Bob Rock compromised their sound and definitely took that devil may care edge right out of their music.
For this third installment of Desert Island Duh Month, we take a look at an album, that for some was the beginning of the end for Metallica‘s thrash metal ways; for others, it was a step in the right direction. I tend to lean toward former. I was not a big fan of Metallica’s “Black Album” because I feel that contributing factors like producer Bob Rock compromised their sound and definitely took that devil may care edge right out of their music. I’m not saying anything that nobody wasn’t already thinking anyway, but you know, there are those whose heart still skips a beat every time “Enter Sandman” comes on the radio. I am not one of those people.
“the Black Album” sounds a lot like the pussification of Metallica taking place, track by sorry track.
Not to say that “the Black Album” didn’t have some really good tracks on it, but if you’ve gotten used to the raw energy of the band’s previous albums, then “the Black Album” sounds a lot like the pussification of Metallica taking place, track by sorry track. “Why”, you might be asking yourselves, “if this guy hates this album so much, why is he bothering to include it in his Desert Island something or other?” Simple. Although I feel this album is a complete waste of time when it gets pinned alongside the albums preceding “the Black Album“, there are people out there who genuinely love the album and would certainly throw it on their Desert Island list, and just for the sake of getting it out of the way, here it is.
…Metallica… attempted to fix what wasn’t broken in the first place, and ultimately wound up severely damaging beyond repair what was in pristine condition…
People like to defend the album by saying that by 1991, Metallica was maturing and didn’t want to do the same old, same old. Okay. Well, you know what I say, right? If it ain’t broke, don’t fix it. The problem is, with Metallica, they attempted to fix what wasn’t broken in the first place, and ultimately wound up severely damaging beyond repair what was in pristine condition before Bob Rock and Metallica fucked around with it. The Metallica formula was perfect up until 1991 and I don’t know, did they stop caring? In 1991 was it already about the money and was I too young and too blind to see it? Questions. I’m left with so many questions and as the years have progressed, the questions kept piling up. It wasn’t until 2008, 17 years after “the Black Album” was released and they finally replaced Bob Rock with Rick Rubin, that they got a little bit of that old spark back, but by that point it was a little too late me thinks.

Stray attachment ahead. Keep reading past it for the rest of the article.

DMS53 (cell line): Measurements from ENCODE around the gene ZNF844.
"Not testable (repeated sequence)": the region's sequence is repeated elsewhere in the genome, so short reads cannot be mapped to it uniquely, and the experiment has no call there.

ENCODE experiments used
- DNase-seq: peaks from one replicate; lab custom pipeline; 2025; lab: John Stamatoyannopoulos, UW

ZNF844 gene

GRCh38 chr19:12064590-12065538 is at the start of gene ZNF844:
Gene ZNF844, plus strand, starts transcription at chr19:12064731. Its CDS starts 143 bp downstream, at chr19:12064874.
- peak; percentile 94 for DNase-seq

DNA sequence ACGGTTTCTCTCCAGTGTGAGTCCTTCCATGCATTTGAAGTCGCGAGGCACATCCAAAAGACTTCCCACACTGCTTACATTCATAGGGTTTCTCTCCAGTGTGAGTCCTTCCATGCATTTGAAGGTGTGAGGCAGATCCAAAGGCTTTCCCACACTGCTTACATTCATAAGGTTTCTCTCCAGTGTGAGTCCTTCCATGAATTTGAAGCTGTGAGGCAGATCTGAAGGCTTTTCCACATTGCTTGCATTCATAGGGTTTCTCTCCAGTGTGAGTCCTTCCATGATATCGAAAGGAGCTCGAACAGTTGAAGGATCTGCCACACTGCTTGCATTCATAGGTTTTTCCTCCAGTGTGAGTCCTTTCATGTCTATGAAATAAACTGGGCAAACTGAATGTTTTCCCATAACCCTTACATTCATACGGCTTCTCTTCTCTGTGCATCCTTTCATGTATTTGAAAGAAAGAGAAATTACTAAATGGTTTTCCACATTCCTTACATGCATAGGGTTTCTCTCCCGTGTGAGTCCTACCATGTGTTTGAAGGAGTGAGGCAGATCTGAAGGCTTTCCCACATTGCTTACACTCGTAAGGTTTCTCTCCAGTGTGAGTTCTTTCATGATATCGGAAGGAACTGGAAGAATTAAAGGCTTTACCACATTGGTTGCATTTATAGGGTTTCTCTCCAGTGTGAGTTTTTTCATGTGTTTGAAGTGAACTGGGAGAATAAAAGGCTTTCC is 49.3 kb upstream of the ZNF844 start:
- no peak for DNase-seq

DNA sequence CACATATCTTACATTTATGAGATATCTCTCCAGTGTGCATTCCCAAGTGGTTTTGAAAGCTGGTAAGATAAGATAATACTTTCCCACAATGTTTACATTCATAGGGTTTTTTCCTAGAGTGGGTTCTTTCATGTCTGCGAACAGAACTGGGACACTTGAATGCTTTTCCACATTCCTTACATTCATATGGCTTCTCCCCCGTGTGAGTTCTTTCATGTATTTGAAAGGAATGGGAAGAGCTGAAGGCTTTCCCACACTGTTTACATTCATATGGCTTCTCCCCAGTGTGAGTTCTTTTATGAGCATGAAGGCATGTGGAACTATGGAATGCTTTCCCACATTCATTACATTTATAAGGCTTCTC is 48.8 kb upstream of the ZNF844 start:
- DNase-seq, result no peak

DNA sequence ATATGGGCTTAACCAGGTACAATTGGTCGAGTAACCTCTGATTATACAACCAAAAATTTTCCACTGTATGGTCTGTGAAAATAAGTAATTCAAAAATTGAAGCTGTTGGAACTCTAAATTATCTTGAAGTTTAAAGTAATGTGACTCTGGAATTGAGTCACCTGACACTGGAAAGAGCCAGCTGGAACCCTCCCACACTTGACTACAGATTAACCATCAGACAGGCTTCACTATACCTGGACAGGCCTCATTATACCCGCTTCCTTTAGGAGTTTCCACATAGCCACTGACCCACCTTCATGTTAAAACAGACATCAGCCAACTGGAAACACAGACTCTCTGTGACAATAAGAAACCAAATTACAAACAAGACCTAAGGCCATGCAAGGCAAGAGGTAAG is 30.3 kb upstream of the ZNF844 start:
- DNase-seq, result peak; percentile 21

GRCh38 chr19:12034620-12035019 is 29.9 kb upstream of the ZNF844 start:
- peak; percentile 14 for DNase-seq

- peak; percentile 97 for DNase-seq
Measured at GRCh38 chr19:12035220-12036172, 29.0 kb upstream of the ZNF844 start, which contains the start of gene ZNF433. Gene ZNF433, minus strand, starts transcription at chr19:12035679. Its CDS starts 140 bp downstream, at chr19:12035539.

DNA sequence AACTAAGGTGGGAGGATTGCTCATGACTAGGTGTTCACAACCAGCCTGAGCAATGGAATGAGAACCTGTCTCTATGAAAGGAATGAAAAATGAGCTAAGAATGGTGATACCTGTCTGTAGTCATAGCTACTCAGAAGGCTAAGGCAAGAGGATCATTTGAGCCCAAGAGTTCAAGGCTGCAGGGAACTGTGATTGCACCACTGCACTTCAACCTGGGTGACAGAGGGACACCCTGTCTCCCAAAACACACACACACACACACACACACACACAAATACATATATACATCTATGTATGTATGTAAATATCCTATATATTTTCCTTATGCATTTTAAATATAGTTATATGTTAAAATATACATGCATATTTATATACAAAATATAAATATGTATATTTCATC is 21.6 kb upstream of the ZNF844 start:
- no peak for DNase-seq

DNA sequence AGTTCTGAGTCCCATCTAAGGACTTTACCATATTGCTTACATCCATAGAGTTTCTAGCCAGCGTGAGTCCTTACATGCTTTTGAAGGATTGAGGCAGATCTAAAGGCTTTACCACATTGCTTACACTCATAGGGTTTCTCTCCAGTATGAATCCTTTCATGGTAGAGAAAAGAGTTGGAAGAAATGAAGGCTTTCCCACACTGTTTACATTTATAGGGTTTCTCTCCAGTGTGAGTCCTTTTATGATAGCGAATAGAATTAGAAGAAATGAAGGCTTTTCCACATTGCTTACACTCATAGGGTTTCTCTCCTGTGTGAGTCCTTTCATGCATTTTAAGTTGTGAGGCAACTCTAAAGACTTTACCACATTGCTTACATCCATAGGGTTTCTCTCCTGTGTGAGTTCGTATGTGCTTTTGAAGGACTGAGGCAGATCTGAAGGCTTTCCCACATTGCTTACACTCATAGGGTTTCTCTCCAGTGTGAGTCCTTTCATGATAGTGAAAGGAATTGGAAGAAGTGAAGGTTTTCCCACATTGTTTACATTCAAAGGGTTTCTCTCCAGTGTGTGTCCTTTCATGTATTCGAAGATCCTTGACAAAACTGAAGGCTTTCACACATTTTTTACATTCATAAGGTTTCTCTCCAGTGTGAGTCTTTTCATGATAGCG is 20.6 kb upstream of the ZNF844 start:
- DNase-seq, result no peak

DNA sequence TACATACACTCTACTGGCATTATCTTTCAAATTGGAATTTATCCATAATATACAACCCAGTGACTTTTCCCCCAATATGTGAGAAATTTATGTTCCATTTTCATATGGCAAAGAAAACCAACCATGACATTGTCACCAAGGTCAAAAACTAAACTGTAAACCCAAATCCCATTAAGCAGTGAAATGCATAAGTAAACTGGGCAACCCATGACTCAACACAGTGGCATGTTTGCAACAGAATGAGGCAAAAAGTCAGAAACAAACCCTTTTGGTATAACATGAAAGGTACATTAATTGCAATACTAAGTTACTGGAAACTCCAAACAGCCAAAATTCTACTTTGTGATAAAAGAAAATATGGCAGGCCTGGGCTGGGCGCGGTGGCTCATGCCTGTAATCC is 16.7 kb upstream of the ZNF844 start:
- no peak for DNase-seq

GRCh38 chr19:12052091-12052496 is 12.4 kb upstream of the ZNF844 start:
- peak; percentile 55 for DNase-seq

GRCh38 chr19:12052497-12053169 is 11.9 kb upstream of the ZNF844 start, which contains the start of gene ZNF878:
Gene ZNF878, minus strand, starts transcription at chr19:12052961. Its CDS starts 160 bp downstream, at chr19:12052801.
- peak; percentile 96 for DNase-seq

I do really miss Metallica and I just wished they missed their former selves as well…
Wow. Not the Desert Island Thursday you were expecting huh? Well, I never want to lie to you my fellow kilSters. I can only be honest with every article that gets published on kilScene.com, and this album is only being covered because it was/is a popular stand out for a band that, in my opinion, lost their way and have been trying to get it back every day since they went to over to the Dark Side. Even in saying all that I have about this band, here and in previous Metallica pieces, I do really miss Metallica and I just wished they missed their former selves as well, but they’re quickly following the trend of novelty act, regardless of all the sold out tours. Hey, Blue Oyster Cult could still pack the house too but that doesn’t mean they’re not a novelty act as well. You Metallica fans reading this might want to counter everything I’ve said, (and I invite you to do so in the comment box below), but currently in theaters, Metallica’s Through The Never is playing, and in case you’ve been living under several rocks, the film is a movie/documentary. The band plays the entire Master Of Puppets album live, somewhere in there is a storyline about a Metallica roadie on a desperate mission to pick something up for the prima donnas–er– I mean Metallica, Metallica fans leave the theater with having experienced Metallica for the low, low price of an IMAX theatre ticket. Their last album was released five years ago, how is this not a novelty act? Rehashing your past glories on film and having your fans shell out the money for it? Novelty act. Too bad their concerts still go for $150-$300 a pop. Shouldn’t the ticket prices be a little more reasonable for a novelty act like Metallica? $15-$40 perhaps? … Oh, alright, I’ll say something nice about “the Black Album” before I go… I like the album cover and I like the song “My Friend Misery”. Happy now?
Anyway, I’ve bantered on enough for this week’s Desert Island Thursday. Next Thursday is the final installment of Desert Island “Duh” Month and just to give you a very prominent hint as to the final “Duh” album, think pompoms. Think sweaty kids packed in a high school gymnasium. Think Teen Spirit.